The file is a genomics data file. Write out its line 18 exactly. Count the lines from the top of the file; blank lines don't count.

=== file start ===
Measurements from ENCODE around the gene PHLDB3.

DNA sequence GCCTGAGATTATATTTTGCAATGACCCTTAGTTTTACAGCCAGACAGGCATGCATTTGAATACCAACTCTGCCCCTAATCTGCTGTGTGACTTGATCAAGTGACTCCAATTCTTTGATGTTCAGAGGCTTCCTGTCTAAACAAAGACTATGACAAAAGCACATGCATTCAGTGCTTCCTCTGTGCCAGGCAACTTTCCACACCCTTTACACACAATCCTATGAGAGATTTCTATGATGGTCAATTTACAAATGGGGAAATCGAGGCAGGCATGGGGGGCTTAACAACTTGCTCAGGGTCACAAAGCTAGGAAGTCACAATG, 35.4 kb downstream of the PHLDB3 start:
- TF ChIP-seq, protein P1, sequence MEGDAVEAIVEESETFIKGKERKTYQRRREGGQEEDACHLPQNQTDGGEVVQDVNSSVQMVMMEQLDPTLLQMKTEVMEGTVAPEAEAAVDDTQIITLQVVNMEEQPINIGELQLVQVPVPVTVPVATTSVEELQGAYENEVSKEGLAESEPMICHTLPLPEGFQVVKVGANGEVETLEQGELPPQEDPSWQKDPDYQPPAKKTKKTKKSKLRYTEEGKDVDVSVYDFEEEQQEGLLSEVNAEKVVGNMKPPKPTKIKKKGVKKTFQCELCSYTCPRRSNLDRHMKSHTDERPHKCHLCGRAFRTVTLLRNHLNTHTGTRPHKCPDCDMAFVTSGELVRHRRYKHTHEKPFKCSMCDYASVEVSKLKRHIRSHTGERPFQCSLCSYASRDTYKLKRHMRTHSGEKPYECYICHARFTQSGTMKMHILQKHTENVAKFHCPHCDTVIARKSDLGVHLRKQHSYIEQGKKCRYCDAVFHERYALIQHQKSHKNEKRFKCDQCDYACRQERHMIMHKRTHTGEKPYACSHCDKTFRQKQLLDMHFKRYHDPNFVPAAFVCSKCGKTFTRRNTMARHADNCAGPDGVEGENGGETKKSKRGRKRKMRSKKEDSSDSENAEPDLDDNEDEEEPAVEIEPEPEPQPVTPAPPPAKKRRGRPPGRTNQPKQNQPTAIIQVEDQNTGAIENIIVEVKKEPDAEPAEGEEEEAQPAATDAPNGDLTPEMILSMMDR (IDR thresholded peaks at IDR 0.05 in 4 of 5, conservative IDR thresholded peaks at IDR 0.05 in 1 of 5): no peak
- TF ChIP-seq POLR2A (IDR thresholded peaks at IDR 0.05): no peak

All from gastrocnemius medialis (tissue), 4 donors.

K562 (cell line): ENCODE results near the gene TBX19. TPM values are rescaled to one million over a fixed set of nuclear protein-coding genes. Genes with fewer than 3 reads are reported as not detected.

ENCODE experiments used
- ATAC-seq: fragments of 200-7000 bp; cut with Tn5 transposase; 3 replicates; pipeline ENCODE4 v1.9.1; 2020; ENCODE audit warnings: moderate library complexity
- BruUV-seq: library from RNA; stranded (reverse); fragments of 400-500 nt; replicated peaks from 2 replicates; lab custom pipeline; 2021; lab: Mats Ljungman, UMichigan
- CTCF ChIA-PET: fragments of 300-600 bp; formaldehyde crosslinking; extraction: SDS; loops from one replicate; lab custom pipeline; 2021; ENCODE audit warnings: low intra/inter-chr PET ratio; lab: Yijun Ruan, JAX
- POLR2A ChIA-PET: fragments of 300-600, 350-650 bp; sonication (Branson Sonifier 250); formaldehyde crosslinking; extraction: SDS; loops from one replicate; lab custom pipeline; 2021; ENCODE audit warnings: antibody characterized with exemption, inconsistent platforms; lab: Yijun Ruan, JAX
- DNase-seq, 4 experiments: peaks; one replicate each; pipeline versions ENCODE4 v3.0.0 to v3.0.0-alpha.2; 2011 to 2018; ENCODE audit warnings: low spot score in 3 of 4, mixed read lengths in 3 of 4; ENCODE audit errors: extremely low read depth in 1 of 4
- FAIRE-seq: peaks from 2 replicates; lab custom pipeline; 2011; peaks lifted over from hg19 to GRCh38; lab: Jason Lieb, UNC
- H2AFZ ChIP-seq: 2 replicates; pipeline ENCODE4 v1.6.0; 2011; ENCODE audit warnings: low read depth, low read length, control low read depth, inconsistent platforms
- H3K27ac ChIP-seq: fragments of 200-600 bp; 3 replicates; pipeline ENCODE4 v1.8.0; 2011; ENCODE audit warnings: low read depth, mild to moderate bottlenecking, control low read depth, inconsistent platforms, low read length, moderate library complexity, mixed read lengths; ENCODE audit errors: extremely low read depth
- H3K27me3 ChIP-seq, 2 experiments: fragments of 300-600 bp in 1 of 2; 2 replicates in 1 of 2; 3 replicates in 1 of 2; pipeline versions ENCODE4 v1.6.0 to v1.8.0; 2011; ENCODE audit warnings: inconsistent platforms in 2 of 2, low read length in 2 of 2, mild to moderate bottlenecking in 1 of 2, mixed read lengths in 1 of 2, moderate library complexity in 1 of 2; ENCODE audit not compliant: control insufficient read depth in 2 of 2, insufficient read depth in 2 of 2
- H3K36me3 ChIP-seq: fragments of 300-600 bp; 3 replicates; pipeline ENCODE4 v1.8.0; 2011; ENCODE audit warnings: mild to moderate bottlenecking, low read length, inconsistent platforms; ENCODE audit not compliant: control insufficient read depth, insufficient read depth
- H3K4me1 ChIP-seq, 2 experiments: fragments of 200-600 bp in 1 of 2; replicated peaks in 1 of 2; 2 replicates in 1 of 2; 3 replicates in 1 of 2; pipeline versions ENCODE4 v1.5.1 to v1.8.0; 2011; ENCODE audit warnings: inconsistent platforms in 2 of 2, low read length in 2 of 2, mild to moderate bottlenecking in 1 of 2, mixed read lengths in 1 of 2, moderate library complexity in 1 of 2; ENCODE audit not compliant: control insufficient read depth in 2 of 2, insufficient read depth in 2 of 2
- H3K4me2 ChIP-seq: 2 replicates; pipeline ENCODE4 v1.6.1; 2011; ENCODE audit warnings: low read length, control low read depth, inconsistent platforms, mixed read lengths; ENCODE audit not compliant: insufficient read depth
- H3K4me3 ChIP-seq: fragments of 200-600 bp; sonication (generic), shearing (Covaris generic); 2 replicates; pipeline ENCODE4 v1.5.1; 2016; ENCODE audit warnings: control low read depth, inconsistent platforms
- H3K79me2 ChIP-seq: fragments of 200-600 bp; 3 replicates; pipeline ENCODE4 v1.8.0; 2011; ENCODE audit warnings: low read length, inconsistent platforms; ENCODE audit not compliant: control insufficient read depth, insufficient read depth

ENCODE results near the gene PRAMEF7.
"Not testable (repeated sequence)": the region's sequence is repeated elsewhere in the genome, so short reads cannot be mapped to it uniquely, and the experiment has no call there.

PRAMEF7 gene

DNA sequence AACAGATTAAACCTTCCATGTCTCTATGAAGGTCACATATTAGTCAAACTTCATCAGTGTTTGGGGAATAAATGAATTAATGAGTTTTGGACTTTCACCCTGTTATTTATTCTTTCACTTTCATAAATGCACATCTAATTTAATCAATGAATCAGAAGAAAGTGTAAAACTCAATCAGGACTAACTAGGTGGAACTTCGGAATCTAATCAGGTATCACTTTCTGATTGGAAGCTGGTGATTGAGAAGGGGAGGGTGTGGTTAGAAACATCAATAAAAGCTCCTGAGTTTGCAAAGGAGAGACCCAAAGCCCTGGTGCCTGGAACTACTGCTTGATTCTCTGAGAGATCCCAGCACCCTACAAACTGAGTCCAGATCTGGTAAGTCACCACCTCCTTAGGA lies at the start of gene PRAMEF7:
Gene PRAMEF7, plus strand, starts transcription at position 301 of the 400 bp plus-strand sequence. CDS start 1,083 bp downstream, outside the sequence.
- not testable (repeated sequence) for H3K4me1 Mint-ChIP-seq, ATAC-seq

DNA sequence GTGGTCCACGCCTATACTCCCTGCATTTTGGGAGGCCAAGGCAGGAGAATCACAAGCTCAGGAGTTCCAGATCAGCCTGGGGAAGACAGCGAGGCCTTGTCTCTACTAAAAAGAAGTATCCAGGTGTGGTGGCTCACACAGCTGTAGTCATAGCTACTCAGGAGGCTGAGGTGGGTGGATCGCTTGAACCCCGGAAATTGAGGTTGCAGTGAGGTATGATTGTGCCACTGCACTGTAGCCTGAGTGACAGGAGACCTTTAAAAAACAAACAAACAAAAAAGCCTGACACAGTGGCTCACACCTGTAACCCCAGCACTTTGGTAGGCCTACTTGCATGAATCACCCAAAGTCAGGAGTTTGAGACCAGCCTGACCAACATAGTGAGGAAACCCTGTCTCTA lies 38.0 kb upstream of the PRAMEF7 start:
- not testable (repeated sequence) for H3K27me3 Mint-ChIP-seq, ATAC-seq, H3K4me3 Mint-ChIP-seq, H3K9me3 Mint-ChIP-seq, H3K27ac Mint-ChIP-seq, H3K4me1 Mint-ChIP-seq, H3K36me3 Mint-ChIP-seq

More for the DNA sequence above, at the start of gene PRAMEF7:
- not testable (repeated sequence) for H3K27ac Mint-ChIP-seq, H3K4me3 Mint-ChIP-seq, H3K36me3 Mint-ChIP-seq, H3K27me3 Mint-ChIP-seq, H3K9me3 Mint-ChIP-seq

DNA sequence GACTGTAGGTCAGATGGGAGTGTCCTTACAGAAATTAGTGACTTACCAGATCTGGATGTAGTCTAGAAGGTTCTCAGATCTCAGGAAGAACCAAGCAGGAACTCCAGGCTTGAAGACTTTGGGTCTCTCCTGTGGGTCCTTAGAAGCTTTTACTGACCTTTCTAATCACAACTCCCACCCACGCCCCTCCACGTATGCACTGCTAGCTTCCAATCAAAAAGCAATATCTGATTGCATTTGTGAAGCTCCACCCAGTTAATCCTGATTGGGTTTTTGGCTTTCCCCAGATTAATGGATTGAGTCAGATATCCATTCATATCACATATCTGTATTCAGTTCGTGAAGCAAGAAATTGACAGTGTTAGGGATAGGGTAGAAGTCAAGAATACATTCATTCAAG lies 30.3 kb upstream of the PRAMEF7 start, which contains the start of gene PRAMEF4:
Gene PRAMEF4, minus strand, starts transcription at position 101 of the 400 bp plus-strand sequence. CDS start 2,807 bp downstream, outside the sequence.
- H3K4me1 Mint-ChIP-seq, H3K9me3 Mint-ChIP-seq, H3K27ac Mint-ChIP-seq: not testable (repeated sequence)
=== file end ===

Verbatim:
- H3K4me1 ChIP-seq, 2 experiments: fragments of 200-600 bp in 1 of 2; replicated peaks in 1 of 2; 2 replicates in 1 of 2; 3 replicates in 1 of 2; pipeline versions ENCODE4 v1.5.1 to v1.8.0; 2011; ENCODE audit warnings: inconsistent platforms in 2 of 2, low read length in 2 of 2, mild to moderate bottlenecking in 1 of 2, mixed read lengths in 1 of 2, moderate library complexity in 1 of 2; ENCODE audit not compliant: control insufficient read depth in 2 of 2, insufficient read depth in 2 of 2